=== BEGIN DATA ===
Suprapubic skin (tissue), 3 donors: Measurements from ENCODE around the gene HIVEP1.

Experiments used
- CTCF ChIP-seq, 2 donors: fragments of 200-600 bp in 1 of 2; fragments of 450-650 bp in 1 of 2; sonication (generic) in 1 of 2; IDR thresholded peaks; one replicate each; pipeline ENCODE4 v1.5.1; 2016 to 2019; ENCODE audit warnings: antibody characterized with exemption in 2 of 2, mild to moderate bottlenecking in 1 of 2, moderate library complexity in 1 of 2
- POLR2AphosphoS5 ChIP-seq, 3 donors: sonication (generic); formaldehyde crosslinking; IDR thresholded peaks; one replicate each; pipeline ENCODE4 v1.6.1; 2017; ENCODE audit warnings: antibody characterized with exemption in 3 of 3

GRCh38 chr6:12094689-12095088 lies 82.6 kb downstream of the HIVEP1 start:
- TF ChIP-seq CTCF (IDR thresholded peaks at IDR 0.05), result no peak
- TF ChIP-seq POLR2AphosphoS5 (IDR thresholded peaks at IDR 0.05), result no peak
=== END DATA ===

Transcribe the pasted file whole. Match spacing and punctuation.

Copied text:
Suprapubic skin (tissue), 3 donors: Measurements from ENCODE around the gene HIVEP1.

Experiments used
- CTCF ChIP-seq, 2 donors: fragments of 200-600 bp in 1 of 2; fragments of 450-650 bp in 1 of 2; sonication (generic) in 1 of 2; IDR thresholded peaks; one replicate each; pipeline ENCODE4 v1.5.1; 2016 to 2019; ENCODE audit warnings: antibody characterized with exemption in 2 of 2, mild to moderate bottlenecking in 1 of 2, moderate library complexity in 1 of 2
- POLR2AphosphoS5 ChIP-seq, 3 donors: sonication (generic); formaldehyde crosslinking; IDR thresholded peaks; one replicate each; pipeline ENCODE4 v1.6.1; 2017; ENCODE audit warnings: antibody characterized with exemption in 3 of 3

GRCh38 chr6:12094689-12095088 lies 82.6 kb downstream of the HIVEP1 start:
- TF ChIP-seq CTCF (IDR thresholded peaks at IDR 0.05), result no peak
- TF ChIP-seq POLR2AphosphoS5 (IDR thresholded peaks at IDR 0.05), result no peak